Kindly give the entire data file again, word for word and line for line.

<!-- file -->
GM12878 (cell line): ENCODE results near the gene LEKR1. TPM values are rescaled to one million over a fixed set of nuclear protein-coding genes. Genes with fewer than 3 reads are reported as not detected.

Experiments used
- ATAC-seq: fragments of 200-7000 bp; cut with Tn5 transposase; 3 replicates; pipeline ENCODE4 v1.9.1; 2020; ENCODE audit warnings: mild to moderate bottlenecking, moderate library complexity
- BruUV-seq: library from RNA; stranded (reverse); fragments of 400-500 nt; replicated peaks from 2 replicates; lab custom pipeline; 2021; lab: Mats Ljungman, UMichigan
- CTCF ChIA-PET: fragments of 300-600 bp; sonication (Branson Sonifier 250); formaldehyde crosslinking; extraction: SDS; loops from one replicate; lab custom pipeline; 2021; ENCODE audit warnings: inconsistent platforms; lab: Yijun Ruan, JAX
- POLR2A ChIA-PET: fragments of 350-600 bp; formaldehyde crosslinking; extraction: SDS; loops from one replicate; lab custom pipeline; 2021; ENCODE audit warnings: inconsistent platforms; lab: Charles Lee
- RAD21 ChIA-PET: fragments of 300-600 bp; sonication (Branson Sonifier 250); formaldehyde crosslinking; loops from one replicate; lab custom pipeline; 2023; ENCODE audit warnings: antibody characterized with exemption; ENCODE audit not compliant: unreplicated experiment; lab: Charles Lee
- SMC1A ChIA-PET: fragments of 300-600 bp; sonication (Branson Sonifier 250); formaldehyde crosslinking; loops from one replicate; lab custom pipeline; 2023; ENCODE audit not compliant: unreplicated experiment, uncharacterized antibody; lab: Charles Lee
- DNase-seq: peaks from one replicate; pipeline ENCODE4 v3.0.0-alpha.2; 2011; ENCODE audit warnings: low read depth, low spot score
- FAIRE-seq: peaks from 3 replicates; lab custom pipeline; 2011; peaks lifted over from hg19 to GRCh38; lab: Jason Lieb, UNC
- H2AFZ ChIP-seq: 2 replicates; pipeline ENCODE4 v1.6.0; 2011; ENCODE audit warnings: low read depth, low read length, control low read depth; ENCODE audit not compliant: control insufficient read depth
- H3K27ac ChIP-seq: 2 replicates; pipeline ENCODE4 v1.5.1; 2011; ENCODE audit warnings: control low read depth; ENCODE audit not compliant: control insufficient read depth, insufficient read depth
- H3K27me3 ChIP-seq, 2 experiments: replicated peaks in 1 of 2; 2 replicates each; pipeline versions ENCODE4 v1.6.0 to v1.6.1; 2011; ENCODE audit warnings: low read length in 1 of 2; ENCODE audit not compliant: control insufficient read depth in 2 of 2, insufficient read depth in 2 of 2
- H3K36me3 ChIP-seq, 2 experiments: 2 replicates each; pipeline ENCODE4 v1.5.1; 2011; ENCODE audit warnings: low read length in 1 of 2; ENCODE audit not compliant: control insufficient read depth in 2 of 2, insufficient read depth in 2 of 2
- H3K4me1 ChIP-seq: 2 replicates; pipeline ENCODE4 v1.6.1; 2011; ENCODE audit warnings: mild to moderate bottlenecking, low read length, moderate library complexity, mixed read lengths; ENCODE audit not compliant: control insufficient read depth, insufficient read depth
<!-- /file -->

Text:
GM12878 (cell line): ENCODE results near the gene LEKR1. TPM values are rescaled to one million over a fixed set of nuclear protein-coding genes. Genes with fewer than 3 reads are reported as not detected.

Experiments used
- ATAC-seq: fragments of 200-7000 bp; cut with Tn5 transposase; 3 replicates; pipeline ENCODE4 v1.9.1; 2020; ENCODE audit warnings: mild to moderate bottlenecking, moderate library complexity
- BruUV-seq: library from RNA; stranded (reverse); fragments of 400-500 nt; replicated peaks from 2 replicates; lab custom pipeline; 2021; lab: Mats Ljungman, UMichigan
- CTCF ChIA-PET: fragments of 300-600 bp; sonication (Branson Sonifier 250); formaldehyde crosslinking; extraction: SDS; loops from one replicate; lab custom pipeline; 2021; ENCODE audit warnings: inconsistent platforms; lab: Yijun Ruan, JAX
- POLR2A ChIA-PET: fragments of 350-600 bp; formaldehyde crosslinking; extraction: SDS; loops from one replicate; lab custom pipeline; 2021; ENCODE audit warnings: inconsistent platforms; lab: Charles Lee
- RAD21 ChIA-PET: fragments of 300-600 bp; sonication (Branson Sonifier 250); formaldehyde crosslinking; loops from one replicate; lab custom pipeline; 2023; ENCODE audit warnings: antibody characterized with exemption; ENCODE audit not compliant: unreplicated experiment; lab: Charles Lee
- SMC1A ChIA-PET: fragments of 300-600 bp; sonication (Branson Sonifier 250); formaldehyde crosslinking; loops from one replicate; lab custom pipeline; 2023; ENCODE audit not compliant: unreplicated experiment, uncharacterized antibody; lab: Charles Lee
- DNase-seq: peaks from one replicate; pipeline ENCODE4 v3.0.0-alpha.2; 2011; ENCODE audit warnings: low read depth, low spot score
- FAIRE-seq: peaks from 3 replicates; lab custom pipeline; 2011; peaks lifted over from hg19 to GRCh38; lab: Jason Lieb, UNC
- H2AFZ ChIP-seq: 2 replicates; pipeline ENCODE4 v1.6.0; 2011; ENCODE audit warnings: low read depth, low read length, control low read depth; ENCODE audit not compliant: control insufficient read depth
- H3K27ac ChIP-seq: 2 replicates; pipeline ENCODE4 v1.5.1; 2011; ENCODE audit warnings: control low read depth; ENCODE audit not compliant: control insufficient read depth, insufficient read depth
- H3K27me3 ChIP-seq, 2 experiments: replicated peaks in 1 of 2; 2 replicates each; pipeline versions ENCODE4 v1.6.0 to v1.6.1; 2011; ENCODE audit warnings: low read length in 1 of 2; ENCODE audit not compliant: control insufficient read depth in 2 of 2, insufficient read depth in 2 of 2
- H3K36me3 ChIP-seq, 2 experiments: 2 replicates each; pipeline ENCODE4 v1.5.1; 2011; ENCODE audit warnings: low read length in 1 of 2; ENCODE audit not compliant: control insufficient read depth in 2 of 2, insufficient read depth in 2 of 2
- H3K4me1 ChIP-seq: 2 replicates; pipeline ENCODE4 v1.6.1; 2011; ENCODE audit warnings: mild to moderate bottlenecking, low read length, moderate library complexity, mixed read lengths; ENCODE audit not compliant: control insufficient read depth, insufficient read depth